8. A module according to claim 7 containing instructions to merge the one selected image with the other selected image, subsequent to transformation.
9. Image analysis apparatus arranged to determine a registration vector between two selected images of a group of at least three related images by a series of steps comprising;
a. determining a set of registration vectors, each being between a respective pair of images in the group;
b. determining, from the set of registration vectors, at least one composite registration vector leading from one selected image to the other selected image via at least one image other than the selected images;
c. determining an optimized registration vector, being the average of a plurality of registration vectors selected from;
i. the registration vector between the selected images
ii. the at least one composite registration vector.
10. Image analysis apparatus according to claim 9 further arranged to estimate deviation errors in the plurality of registration vectors, and to weight the average according to deviation error associated with each respective registration vector of the plurality.
11. Image analysis apparatus according to claim 9 arranged to transform the one selected image to the optimized registration vector.
12. Image analysis apparatus according to claim 11 arranged to merge the one selected image the other selected image, subsequent to transformation.
13. Image analysis apparatus according to claim 9 in which the images are images of a patient, derived from medical investigative apparatus.
14. (canceled)
Description
FIELD OF THE INVENTION

The present invention relates to image processing methods. The methods provided by the invention find particular use in the processing of images obtained from medical investigative tools such as CT, MRI, PET, portal images, and others.

BACKGROUND ART

One of the most commonly used image processing methods is that of co-registering pictures to each other, i.e. transforming one image to the reference system of another image so that they can be compared directly or even merged. A common example is for a CT image taken on one occasion to be compared with an MRI image taken on another occasion. The process of registration of one image with the other makes it possible for the user directly to compare the images correctly, or enables a fusion of the images whereby both images are combined to a single image.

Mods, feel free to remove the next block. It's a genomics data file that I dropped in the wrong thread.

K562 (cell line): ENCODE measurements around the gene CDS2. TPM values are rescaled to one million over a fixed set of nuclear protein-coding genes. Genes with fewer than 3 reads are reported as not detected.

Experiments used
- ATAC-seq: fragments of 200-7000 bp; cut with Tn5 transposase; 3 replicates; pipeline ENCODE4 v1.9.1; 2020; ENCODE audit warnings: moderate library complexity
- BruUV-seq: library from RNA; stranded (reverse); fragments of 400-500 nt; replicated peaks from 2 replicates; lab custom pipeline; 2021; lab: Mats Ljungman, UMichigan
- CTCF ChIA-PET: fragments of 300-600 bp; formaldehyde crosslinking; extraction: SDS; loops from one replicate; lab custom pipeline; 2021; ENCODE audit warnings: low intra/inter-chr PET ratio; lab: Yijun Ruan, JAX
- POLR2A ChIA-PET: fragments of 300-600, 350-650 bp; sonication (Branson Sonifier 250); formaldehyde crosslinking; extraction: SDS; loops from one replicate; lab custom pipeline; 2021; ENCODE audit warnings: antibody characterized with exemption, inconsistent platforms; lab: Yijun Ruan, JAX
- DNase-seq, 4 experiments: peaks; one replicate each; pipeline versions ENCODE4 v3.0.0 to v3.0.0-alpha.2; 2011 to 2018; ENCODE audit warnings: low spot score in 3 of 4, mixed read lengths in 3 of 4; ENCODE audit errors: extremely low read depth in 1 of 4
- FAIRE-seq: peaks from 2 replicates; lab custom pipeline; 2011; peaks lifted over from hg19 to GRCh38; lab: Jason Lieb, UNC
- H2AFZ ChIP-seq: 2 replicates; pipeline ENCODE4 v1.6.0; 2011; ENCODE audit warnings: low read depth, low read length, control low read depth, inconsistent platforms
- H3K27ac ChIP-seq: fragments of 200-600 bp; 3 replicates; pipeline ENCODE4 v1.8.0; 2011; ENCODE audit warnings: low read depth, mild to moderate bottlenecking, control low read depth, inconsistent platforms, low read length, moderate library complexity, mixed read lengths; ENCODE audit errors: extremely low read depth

Both automatic and manual methods of doing so exist at present.

SUMMARY OF THE INVENTION

Hitherto, methods for the registration of images have assumed that there are only two images. Where more than two images are to be registered, these have been co-registered in appropriate pairs, using the same techniques.

The present invention is based on a realisation that this assumption is often incorrect. In the medical field (for example) there are often many images of a patient, derived at different times via different investigative apparatus. The registration of these multiple images provides an opportunity to improve the accuracy of registration of chosen pairs of images within that multiplicity.

In general, the registration process involves the identification of (in general terms) ‘n’ transformation steps, such as a translation in both the x and y directions, a rotation, a scaling, and other degrees of freedom, all of which when applied together and in an appropriate order will transform one image into the other. Clearly, ‘n’ will vary with the intended accuracy of the transformation, in terms of the number and type of steps that are to be carried out, and with the number of dimensions of each of the images. A pair of two-dimensional images that are translated in two directions, rotated, and scaled in two directions will thus give rise to a five-dimensional vector. In general, the factors can be considered to form a single n-dimensional vector quantity, representing the overall transformation that is required. This vector will be referred to herein as a ‘registration vector’.